Do Super Tuesday Results Make A Contested Democratic Convention More Likely?

The Democratic presidential primary is set to get even more chaotic following Super Tuesday’s results, but will it lead to a contested convention in Milwaukee?

The delegates from Tuesday night’s primary bonanza have not yet been revealed, but when all the votes are counted, Independent Vermont Sen. Bernie Sanders and former Vice President Joe Biden are expected to be neck-in-neck to lead in the delegate race. So far, with Bloomberg dropping out after a departure from other top candidates, it seems that the race is down to Sanders and Biden. But can either of them secure the delegates necessary to secure the nomination before the party’s national convention in July? It doesn’t seem likely. (RELATED: Amy Klobuchar Will Drop Out, Endorse Joe Biden)

Democratic presidential candidate former Vice President Joe Biden speaks during a campaign event on March 2, 2020 in Dallas, Texas. (Photo by Ron Jenkins/Getty Images)

There is more than a 60% chance that the Democratic nominee is decided at the convention, according to projections from FiveThirtyEight. This model finds that Biden has a 31% chance to accumulate the 1,991 delegates necessary to secure the nomination, while Sanders has an 8% chance — showing a narrow path for either candidate.

“It will take everything breaking right in their favor,” Democratic strategist Robert Patillo told the Daily Caller. “Either of them would have to win all of the large states and be competitive in every other state.”

Sanders previously said that the person who enters the convention with the most delegates should be the party nominee. Some of Sanders’ supporters have compared denying the person with the most votes for the nomination to a coup. Just days ago, it looked almost certain that Sanders would be the one to enter the convention with the most delegates, but now it looks likely that Biden will. (RELATED: Is The Corbynization Of The Democratic Party Complete?)

Democratic U.S. presidential candidate Senator Bernie Sanders aspeaks at his Super Tuesday rally in Essex Junction

Democratic U.S. presidential candidate Senator Bernie Sanders speaks at his Super Tuesday rally in Essex Junction, Vermont, U.S., March 3, 2020. REUTERS/Jonathan Ernst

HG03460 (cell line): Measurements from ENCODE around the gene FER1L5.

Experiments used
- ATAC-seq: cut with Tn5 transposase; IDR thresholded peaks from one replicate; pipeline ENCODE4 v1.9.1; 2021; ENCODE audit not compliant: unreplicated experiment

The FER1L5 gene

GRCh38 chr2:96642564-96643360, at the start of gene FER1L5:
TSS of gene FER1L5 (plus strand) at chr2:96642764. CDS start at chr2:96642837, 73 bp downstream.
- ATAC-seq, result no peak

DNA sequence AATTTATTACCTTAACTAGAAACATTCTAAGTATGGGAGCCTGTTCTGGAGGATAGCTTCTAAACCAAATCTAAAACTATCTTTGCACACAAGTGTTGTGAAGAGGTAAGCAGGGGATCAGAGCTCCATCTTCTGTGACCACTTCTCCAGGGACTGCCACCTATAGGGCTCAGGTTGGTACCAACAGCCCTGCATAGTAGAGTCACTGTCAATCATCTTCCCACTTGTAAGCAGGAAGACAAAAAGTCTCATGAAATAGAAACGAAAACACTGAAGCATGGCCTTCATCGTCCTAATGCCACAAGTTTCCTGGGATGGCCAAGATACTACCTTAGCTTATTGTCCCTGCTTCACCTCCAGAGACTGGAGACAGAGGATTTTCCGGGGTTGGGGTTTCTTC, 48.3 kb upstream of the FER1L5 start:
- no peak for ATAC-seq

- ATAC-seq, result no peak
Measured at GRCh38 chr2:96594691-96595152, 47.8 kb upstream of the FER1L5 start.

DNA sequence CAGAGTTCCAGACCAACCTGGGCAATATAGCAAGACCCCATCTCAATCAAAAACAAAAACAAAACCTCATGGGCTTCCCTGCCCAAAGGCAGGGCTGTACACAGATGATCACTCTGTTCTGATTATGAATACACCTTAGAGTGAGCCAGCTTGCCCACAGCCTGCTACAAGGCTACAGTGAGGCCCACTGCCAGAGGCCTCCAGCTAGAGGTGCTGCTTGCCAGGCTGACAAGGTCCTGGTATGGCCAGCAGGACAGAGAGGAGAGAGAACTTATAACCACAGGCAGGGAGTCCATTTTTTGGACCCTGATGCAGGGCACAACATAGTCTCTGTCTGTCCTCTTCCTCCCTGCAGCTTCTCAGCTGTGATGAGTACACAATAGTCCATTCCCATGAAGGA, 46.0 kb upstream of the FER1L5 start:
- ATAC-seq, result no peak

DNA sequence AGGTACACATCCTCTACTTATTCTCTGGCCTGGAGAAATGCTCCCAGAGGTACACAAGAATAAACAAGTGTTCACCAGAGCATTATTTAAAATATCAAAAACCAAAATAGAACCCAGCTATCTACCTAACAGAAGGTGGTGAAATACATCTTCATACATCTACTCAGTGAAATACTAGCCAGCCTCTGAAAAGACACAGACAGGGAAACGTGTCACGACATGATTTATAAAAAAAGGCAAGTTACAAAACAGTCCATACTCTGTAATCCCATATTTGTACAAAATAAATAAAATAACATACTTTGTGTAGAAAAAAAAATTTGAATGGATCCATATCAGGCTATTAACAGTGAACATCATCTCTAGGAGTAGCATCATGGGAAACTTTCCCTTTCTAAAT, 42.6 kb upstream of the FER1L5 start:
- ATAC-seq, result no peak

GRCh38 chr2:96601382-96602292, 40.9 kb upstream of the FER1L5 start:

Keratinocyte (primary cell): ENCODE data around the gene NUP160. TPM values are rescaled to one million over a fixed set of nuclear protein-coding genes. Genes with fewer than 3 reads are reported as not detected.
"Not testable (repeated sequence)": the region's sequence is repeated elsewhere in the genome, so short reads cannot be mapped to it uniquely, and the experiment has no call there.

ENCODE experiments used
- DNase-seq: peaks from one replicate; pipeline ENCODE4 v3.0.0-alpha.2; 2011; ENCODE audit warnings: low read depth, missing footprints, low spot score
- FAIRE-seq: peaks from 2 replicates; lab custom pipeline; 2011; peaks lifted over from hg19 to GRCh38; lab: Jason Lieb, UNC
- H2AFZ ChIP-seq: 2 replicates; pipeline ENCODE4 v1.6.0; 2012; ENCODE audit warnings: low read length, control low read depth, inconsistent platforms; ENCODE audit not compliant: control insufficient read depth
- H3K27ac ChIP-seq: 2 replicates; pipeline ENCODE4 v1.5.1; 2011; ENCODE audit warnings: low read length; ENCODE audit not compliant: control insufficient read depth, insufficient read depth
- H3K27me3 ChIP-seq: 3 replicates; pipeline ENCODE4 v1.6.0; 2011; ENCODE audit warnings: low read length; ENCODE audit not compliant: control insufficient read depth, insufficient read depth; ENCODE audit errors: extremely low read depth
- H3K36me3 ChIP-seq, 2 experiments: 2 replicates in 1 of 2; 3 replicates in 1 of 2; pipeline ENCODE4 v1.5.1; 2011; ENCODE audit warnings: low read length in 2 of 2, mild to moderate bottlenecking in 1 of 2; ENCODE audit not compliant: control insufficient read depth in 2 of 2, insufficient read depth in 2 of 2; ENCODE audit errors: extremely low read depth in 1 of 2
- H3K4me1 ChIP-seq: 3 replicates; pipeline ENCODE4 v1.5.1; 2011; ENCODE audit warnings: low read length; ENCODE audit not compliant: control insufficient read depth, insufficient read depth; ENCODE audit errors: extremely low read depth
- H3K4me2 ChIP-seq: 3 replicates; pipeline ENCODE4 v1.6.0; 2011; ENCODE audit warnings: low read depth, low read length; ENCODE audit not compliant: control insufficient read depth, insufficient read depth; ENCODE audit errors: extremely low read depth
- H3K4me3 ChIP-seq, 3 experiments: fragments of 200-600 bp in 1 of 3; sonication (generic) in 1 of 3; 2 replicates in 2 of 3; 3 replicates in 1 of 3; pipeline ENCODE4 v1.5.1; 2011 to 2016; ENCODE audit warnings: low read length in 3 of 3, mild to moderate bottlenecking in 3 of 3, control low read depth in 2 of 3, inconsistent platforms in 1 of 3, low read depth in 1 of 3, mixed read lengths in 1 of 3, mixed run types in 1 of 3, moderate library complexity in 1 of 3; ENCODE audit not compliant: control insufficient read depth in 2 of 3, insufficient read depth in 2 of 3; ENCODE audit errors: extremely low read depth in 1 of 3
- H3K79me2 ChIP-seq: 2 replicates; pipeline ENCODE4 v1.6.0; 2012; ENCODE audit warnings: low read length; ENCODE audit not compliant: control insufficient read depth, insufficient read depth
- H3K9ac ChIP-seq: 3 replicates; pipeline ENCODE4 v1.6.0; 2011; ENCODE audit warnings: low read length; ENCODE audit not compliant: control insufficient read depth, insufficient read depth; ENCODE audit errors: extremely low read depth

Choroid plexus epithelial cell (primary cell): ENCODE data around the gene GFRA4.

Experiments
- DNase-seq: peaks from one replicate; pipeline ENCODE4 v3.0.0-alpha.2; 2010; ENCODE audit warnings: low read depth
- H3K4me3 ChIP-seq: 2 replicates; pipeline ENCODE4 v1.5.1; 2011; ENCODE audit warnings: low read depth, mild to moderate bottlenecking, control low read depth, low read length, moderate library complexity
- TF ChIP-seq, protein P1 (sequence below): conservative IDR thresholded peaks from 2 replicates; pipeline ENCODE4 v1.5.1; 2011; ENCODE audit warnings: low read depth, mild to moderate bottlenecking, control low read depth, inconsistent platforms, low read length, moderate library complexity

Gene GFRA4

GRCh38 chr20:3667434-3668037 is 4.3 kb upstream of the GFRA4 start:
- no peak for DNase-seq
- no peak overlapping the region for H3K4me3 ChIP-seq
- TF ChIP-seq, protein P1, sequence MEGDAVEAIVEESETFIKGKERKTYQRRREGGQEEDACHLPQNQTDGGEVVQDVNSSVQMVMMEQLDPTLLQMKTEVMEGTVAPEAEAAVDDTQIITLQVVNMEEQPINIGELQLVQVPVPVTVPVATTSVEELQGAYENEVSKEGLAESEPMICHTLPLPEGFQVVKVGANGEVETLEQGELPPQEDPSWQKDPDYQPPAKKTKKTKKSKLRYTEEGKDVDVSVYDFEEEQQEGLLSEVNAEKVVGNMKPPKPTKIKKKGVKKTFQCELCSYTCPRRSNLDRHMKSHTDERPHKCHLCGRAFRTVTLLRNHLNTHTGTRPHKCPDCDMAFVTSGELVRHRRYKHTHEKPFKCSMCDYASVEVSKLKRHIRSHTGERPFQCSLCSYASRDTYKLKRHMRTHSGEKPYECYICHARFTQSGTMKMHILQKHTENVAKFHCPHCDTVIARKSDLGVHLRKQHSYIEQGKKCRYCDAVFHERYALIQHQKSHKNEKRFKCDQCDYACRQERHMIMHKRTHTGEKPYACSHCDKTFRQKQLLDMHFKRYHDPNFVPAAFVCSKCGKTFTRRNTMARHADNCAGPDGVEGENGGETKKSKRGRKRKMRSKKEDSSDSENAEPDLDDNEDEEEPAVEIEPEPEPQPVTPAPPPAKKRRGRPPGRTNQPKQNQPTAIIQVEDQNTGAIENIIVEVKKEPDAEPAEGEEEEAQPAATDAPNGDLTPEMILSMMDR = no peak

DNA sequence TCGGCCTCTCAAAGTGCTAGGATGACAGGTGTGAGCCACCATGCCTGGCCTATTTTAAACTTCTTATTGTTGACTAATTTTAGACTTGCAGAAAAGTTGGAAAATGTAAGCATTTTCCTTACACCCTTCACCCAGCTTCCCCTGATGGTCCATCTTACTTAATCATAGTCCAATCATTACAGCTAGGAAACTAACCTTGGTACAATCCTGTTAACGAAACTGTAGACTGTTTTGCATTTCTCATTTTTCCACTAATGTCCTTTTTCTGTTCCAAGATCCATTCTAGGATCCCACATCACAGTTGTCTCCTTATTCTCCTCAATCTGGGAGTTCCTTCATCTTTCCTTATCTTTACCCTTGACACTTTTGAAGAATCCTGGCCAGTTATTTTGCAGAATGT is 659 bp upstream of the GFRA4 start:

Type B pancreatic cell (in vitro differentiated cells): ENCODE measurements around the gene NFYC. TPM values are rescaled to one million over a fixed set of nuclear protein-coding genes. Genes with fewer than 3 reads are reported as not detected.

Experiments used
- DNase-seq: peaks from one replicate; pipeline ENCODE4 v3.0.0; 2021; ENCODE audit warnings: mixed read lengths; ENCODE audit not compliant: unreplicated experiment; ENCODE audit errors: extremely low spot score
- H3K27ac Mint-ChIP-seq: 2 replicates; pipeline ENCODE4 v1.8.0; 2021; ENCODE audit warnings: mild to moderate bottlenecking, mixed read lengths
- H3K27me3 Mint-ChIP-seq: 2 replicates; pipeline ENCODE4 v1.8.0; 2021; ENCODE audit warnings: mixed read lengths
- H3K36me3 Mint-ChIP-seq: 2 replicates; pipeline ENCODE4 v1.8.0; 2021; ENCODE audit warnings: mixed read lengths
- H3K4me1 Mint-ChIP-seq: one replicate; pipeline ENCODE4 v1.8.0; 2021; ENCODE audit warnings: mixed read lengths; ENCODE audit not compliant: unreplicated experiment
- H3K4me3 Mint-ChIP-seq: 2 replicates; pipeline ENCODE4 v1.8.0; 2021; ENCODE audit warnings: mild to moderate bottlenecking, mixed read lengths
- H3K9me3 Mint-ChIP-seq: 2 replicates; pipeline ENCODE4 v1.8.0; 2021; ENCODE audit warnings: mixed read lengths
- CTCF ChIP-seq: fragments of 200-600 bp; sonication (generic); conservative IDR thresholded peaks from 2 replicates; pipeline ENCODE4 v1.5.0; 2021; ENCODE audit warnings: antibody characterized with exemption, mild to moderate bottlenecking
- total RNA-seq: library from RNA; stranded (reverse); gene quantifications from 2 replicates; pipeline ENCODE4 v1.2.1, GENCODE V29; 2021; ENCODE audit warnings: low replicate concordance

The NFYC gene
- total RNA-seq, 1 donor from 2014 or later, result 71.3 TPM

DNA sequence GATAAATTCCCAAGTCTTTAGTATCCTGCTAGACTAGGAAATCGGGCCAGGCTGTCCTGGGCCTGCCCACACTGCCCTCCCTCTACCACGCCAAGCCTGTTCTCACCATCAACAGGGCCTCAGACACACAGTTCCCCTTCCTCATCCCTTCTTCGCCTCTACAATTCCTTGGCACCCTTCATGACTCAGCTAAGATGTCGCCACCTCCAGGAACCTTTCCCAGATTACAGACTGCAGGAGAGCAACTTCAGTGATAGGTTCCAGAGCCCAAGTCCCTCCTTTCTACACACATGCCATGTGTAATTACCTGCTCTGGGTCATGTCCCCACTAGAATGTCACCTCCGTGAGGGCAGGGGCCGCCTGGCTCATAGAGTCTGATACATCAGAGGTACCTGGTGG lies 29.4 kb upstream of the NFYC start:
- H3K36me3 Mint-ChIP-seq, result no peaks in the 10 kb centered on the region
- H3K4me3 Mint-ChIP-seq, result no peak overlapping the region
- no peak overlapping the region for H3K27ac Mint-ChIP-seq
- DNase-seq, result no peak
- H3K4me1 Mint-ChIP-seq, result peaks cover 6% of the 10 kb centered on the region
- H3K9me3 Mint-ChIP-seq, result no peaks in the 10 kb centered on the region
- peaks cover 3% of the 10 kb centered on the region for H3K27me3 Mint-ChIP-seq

“Bernie was completely against the idea (of deciding the nominee based on a plurality of delegates) in 2016 when he was behind Hillary,” Patillo said. “I think now he’ll probably revert to his 2016 posture.”

“Unless something drastically changes between now and the convention, it’s very likely that Biden will have the lead in delegates,” Christopher Hahn, a former aide to Democratic New York Sen. Chuck Schumer and a Fox News commentator, told the Daily Caller.

The narrative has turned quickly against the socialist firebrand as Biden has won more states, accumulated more delegates, and earned more votes. Biden won in several states where he had little to no ground game, including Minnesota, Massachusetts, and Maine. The former vice president has also struggled to raise money in recent months, but that could become less of a problem after former New York City Mayor Michael Bloomberg ended his self-funded campaign and vowed to support Biden. (RELATED: Bernie Sanders’ Campaign Raises $18.2 Million In The First Quarter)

“Jim Clyburn basically gave him CPR, and now the guy is like the energizer bunny,” Hahn said. “We knew he’d get a bounce after South Carolina, but I don’t think anyone thought it’d be this big.”

Sanders is expected to come close to Biden’s delegate lead after all of the votes in California are counted.

“He thought he was gonna have a 500 delegate statement lead at this point,” Hahn said of Sanders. “The story of the night has been written and the story of the night is Joe Biden.”

But while Sanders supporters may be demoralized immediately after Super Tuesday, they only have to look to their top competitor to see how quickly fortunes can change in a campaign. Only days before, Biden was believed by many to be dead in the water following a fourth place finish in Iowa, a fifth place finish in New Hampshire, and a rout he suffered at the hands of Sanders in Nevada. Now, it appears to be Biden’s race to lose. However, those counting Sanders out may soon look as foolish as those who counted Biden out before.

Sanders is still close to Biden in the delegate count, and there are another 365 delegates up for grabs next Tuesday, including 125 in the state of Michigan, where Sanders has fared well in the past. Sanders defeated eventual nominee Hillary Clinton in the state in 2016, and a University of Wisconsin poll released at the end of February found Sanders leading by 9% in the state. Another 89 delegates are up for grabs in the state of Washington where Sanders leads by 8% in the RealClearPolitics polling average.

The likely scenario for Democrats appears to be a contested convention, where the Sanders and Biden wings will duke it out for the nomination, and then ultimately have to come together to defeat President Donald Trump. While establishment Democrats seem giddy that their plan to coalesce around a non-Sanders alternative appears to be working, they are likely headed for a collision course with their party’s left-flank in Milwaukee that could leave whoever emerges as the Democratic nominee wounded come November.

Sanders had once been considered by many to be the only Democrat with a shot to accumulate 1,991 delegates ahead of the convention. But Biden’s surge makes the prospect of a contested convention overwhelmingly likely. Who will emerge from a contested convention, and how will it affect the party’s ability to unite for the general election remains to be seen.

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